After some 4 kms, we turned right onto a dirt road. Amidst deciduous forest this road climbed to an elevation of about 900 m where the Akha villages Saen Charoen and its satellite Saen Charoen Mai were hidden behind pockets of community forest. The remaining 6 km to Doi Lan the road climbed to maybe 1200 m a.s.l., but only relatively few stretches were steep. Yet, during the rainy season this section of the road could be a nightmare because of the deep layers of soft mud. At the approach of Doi Lan, one had a good view over the surroundings. Much of the mountains, as far as the eye could reach, had been deforested and were used as cultivated land or were fallow. Deforestation in the area went back for at least forty years−the name Doi Lan, meaning ‘bold mountain’ indicates that much of the mountain’s summit had already been deforested when the Lisu settled there about 1960. But both Otome and Leo emphasized that the rate of deforestation had sped up over the mid-1980s.

Figure 6-Otome. A. Otome in about 1989 (picture: Ron Giling). B. Otome and Lisu women from Doi Lan during the house warming ceremony of Otome’s new, stone house in December 1996.

In Doi Lan I was introduced to Otome’s “Lisu family”: “Mama”, a kind-hearted chubby woman about 55 years old, her lips always tainted blood red from the betel quid, Mama’s husband, who loved liquor even more than the betel quid, and their children: Awu and xxx, the twin daughters, and two sons, Aleppa and Assapha. Awu, who spoke Thai very well, had been Otome’s foremost teacher of the Lisu language. Otome had learned Thai in Chiang Mai, before she settled in Doi Lan for her research. By 1986 she had spent several years in the village and spoke Lisu fluently. Throughout the 1980s, she had witnessed the rapid changes that took place in the village. These changes were for the worse and the alarming trends continued throughout the following years.

Since my first stay in 1986, I had visited Doi Lan some twenty times, often when Otome was also in the village. Otome and I became good friends, and when she moved to Chiang Mai during the second half of the 1990s we met almost every week. She informed me about the Lisu culture of Doi Lan and the way it became ‘degenerated’ over the years.

Figure 7-Otome. Doi Lan’s women in their most festive dresses are dancing during the Lisu New Year 1988.

Otome first set foot in Doi Lan in 1981. Studying the village society, she became aware that the Lisus were a remarkably egalitarian people. The strong, equal position of the women was much due to the economy of the village. For most Lisu households opium poppies were their major cash crop. Both men and women had their own (small) fields where they planted them. It was a relatively easy crop to grow, and it also supplied women with enough money to be independent. As for the construction of the traditional houses, there was some degree of labor specialization: men used to cut the bamboo and fasten the bundles of grass on the roofs, but such work took place in harmony and mutual cooperation. This ‘sexual equality’ all changed after 1984 and 1985 when the Thai government, with full financial support of USA agencies, implemented aggressive politics to eradicate the poppy cultivation.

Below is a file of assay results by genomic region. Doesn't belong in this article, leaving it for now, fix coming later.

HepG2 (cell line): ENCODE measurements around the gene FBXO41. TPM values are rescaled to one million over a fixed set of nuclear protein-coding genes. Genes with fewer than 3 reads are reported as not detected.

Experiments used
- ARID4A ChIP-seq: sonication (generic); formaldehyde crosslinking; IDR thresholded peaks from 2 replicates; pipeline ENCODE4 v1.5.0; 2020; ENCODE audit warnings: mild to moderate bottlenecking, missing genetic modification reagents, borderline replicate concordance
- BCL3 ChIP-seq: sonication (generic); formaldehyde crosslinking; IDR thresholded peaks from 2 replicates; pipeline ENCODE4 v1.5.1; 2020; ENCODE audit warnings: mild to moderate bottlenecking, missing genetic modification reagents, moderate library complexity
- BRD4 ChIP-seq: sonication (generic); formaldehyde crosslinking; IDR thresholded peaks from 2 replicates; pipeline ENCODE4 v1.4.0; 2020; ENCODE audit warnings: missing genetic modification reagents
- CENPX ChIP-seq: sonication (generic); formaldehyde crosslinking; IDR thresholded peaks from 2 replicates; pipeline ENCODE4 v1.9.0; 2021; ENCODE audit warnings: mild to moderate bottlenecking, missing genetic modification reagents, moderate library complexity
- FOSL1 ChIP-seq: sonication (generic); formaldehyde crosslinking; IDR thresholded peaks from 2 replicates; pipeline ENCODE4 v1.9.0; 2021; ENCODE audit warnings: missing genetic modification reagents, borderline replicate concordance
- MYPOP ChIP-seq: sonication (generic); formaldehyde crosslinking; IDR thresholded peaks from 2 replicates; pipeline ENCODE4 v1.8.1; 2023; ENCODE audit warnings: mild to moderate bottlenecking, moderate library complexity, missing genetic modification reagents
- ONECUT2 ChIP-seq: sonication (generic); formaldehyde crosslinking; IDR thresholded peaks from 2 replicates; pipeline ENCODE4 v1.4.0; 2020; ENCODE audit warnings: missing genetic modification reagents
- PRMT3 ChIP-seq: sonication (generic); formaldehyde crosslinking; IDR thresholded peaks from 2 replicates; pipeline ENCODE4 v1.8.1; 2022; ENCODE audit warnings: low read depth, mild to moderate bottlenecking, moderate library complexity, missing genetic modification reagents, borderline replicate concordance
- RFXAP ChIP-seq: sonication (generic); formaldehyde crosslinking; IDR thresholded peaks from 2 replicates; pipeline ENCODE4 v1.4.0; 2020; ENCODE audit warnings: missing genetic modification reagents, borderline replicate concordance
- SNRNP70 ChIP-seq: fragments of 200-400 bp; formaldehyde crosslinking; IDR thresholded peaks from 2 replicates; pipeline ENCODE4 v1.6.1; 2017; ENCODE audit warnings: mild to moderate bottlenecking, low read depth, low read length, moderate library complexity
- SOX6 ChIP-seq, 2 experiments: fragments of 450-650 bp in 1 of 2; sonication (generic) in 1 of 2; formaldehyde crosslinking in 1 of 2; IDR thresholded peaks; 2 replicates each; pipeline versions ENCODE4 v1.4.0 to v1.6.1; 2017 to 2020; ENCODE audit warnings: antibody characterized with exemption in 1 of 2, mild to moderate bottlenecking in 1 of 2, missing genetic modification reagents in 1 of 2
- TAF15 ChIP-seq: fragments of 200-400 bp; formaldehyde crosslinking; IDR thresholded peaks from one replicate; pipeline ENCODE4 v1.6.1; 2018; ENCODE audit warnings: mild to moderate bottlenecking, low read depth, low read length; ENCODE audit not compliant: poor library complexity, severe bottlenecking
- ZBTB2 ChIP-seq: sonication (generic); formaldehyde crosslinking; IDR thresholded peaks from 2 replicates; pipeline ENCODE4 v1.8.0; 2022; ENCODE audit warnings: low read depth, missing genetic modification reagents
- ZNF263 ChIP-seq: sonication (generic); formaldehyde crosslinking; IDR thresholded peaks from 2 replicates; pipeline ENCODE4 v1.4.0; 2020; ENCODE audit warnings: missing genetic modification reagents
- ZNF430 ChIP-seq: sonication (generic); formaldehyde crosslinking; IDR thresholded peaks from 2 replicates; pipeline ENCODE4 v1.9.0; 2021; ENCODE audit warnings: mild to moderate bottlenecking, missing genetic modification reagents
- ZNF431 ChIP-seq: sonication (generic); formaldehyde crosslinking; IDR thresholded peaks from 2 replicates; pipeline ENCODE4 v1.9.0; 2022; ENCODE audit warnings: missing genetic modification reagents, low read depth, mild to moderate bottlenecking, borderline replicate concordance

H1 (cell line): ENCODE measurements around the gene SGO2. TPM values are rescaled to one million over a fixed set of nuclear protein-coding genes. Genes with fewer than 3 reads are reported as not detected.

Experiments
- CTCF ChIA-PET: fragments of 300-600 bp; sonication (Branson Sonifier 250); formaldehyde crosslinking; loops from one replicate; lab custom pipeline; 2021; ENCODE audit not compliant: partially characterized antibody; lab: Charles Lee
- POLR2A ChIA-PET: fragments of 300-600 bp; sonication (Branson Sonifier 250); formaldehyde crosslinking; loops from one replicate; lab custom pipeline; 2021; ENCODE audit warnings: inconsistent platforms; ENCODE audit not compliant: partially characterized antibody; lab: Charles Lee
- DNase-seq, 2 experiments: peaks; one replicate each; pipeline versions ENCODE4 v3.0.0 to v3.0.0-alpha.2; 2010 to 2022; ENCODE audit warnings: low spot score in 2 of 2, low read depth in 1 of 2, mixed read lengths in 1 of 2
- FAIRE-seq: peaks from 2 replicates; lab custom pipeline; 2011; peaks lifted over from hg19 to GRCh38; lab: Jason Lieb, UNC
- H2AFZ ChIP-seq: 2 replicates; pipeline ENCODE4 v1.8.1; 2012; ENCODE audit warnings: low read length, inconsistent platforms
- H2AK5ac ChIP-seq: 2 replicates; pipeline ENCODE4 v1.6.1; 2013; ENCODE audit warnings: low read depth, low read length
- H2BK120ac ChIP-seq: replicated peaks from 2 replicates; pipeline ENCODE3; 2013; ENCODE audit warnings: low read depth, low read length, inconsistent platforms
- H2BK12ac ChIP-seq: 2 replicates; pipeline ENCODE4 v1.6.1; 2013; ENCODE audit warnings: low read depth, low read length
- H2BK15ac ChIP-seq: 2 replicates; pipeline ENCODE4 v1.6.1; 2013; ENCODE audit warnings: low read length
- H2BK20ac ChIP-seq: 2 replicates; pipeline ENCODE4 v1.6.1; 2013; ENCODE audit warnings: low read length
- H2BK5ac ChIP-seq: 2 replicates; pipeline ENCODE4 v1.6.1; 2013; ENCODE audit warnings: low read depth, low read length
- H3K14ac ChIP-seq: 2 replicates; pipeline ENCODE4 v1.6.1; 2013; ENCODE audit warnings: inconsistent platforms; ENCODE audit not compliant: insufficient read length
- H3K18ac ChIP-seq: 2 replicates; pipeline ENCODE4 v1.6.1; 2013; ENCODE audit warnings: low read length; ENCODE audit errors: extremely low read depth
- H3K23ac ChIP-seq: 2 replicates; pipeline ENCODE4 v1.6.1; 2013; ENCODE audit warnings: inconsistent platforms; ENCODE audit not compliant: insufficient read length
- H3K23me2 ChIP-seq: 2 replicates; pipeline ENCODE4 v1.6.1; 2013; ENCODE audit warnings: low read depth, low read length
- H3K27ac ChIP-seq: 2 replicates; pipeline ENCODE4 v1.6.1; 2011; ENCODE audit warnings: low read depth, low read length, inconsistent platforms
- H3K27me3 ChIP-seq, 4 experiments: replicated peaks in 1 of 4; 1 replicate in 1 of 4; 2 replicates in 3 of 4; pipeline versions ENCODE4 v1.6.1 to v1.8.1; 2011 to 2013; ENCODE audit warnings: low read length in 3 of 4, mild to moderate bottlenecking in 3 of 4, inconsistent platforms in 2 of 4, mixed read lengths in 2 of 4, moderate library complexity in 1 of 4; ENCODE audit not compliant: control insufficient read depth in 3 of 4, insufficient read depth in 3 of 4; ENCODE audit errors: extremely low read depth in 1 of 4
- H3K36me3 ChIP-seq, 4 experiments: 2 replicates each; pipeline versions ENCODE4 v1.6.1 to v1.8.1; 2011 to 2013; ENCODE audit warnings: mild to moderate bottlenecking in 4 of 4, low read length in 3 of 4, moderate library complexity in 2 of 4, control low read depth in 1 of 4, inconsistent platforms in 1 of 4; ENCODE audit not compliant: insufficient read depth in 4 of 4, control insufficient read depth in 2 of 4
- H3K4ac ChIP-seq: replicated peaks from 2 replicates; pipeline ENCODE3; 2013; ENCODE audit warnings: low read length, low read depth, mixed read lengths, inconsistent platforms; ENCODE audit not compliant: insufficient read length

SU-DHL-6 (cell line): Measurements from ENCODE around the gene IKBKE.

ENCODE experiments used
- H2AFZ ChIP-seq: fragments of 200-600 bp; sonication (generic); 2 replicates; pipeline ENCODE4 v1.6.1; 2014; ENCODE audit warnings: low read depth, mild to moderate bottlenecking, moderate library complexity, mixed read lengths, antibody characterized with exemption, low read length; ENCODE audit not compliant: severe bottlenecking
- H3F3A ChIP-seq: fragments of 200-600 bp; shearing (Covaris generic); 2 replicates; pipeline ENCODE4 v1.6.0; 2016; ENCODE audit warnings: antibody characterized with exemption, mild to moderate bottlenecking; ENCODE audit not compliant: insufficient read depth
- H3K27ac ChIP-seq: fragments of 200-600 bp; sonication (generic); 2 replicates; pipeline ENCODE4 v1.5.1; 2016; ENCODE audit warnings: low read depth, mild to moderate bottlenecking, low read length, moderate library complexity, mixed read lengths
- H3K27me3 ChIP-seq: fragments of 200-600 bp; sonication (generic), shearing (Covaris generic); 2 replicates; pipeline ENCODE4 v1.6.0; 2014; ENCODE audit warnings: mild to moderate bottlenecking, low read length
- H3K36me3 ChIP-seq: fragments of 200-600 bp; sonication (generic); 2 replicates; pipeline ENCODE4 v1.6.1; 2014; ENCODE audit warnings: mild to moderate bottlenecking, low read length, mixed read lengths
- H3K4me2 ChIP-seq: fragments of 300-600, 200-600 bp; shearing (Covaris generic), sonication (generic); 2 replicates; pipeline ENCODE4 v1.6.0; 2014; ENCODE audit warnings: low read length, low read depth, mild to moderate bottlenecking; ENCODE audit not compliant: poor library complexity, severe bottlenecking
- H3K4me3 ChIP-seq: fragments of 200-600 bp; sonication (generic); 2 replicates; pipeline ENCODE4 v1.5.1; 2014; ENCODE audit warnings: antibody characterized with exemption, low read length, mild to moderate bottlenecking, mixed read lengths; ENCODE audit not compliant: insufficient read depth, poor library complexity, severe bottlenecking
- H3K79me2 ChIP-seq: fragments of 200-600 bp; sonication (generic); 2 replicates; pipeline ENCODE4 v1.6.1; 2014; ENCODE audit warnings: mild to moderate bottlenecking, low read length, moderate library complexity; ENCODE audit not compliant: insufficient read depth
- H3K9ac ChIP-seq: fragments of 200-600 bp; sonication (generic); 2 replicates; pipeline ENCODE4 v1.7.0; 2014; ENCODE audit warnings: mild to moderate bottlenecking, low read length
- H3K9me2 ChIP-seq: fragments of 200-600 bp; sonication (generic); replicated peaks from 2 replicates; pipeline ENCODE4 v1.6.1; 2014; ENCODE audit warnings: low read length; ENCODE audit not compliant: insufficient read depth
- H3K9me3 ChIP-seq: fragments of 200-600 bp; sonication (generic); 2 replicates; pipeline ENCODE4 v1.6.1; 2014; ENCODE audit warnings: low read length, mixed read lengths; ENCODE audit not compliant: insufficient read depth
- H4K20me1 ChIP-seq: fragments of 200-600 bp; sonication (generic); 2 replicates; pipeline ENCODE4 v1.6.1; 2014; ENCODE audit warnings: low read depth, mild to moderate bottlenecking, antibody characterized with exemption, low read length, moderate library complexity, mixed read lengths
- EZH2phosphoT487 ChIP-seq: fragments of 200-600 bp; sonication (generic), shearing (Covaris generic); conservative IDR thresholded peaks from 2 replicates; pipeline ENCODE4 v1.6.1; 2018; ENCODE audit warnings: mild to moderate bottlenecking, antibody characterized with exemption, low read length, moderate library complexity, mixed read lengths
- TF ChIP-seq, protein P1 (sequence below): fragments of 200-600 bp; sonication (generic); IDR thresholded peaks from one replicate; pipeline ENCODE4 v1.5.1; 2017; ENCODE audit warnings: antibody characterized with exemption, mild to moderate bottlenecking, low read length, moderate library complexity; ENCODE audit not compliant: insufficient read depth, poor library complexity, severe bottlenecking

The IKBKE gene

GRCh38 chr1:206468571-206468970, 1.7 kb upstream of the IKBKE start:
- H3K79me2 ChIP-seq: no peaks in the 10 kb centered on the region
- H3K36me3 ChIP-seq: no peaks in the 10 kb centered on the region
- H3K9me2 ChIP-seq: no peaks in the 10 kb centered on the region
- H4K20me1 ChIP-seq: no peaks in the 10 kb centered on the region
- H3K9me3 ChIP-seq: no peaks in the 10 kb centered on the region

In 1984? a group of heavy armed black-clad Rangers − a most feared Thai paramilitary organization − entered the village. Their raids made for good an end to extensive poppy growing. All houses were searched and much of the opium harvest of that year was confiscated – in total nine kilograms. The raids lasted for three days. Everyone was scared to death. Eleven households were bankrupted. Three weeks later, the Border Patrol Police arrived in the village for ‘reconciliation’. They distributed blankets, canned sardines, packets of washing soap, and T-shirts with the massage “I stop growing poppies”.

Figure 8-Otome. Village life in Doi Lan, 1988. A-B. Women engaged in application and other needlework required for making their elaborate dresses and headgears. C. Toddler. D. Mama, Awu’s and Aleppa’s mother.

The actions against the cultivation of opium were considered a great success, both in Thailand and internationally. The following years, Thailand often received much praise from international organizations for the way the country had handled their opium problem. In the 1960s, Thailand had annually produced 150 ton opium, but due to the implementation of the eradication politics, this had been reduced to less than 20 tons, a fraction of the 200 tons produced in Burma and the 70 ton in Laos. Thailand remained the major transit place for the drugs smuggled from Burma and Laos to the consumers throughout the world. The remaining 20 tons produced in Thailand were mostly consumed locally. Few realized the dramatic consequences this “success story” in fact had for the Lisu and other poppy growing mountain tribes in Thailand.
In fact, part and parcel of this “success story” was the complete degradation and collapse of Lisu society and culture in Doi Lan and many other hill tribe villages. Otome often emphasized one of the sour paradoxes resulting from Thailand’s Blitz Krieg against opium cultivation: ‘When the Lisu cultivated poppies, drug addiction was unknown in the village. Now they have stopped growing poppies, and the number of addicts is soaring. Drug use is just one of the ways in which the Lisus come to terms with their growing poverty, degenerating culture and degraded environment.’

The collapse of Doi Lan’s Lisu society and culture followed the raids in 1984 rapidly. As no one dared to grow poppies again, the villagers were frantically looking for economic alternatives. They had hardly any experience with growing alternative crops. They did not receive any assistance. The first year following the raids, various households experimented with growing a number of alternative crops, with mixed success. A few villagers that had grown tomatoes were the luckiest, as they had received good prizes for their harvest, thanks to a newly operating ketchup factory in the North. The success of these lucky few resulted in “tomato fever” in the following season. Nearly all families tried their luck with tomatoes. Much of the forest around the village was cut to convert into fields. Much money was invested in implements, irrigation, tomato seeds, fertilizer and pesticides. The poppy growing of the past did not require such investments, neither did it cause large-scale deforestation. That rainy season, when the tomatoes were growing and ripening around Doi Lan as far as the eye could reach, rains were abundant. Then the rains became torrential. While the Lisus were harvesting their tomatoes, the road to the village altered into a stream of mud. The trucks for picking up the tomatoes could not reach the village and surrounding fields anymore. Many tons of harvested tomatoes were waiting for transportation to markets and ketchup factory. All had been rotten when access to Doi Lan was restored. Many of the villagers were left with huge debts which they could not repay.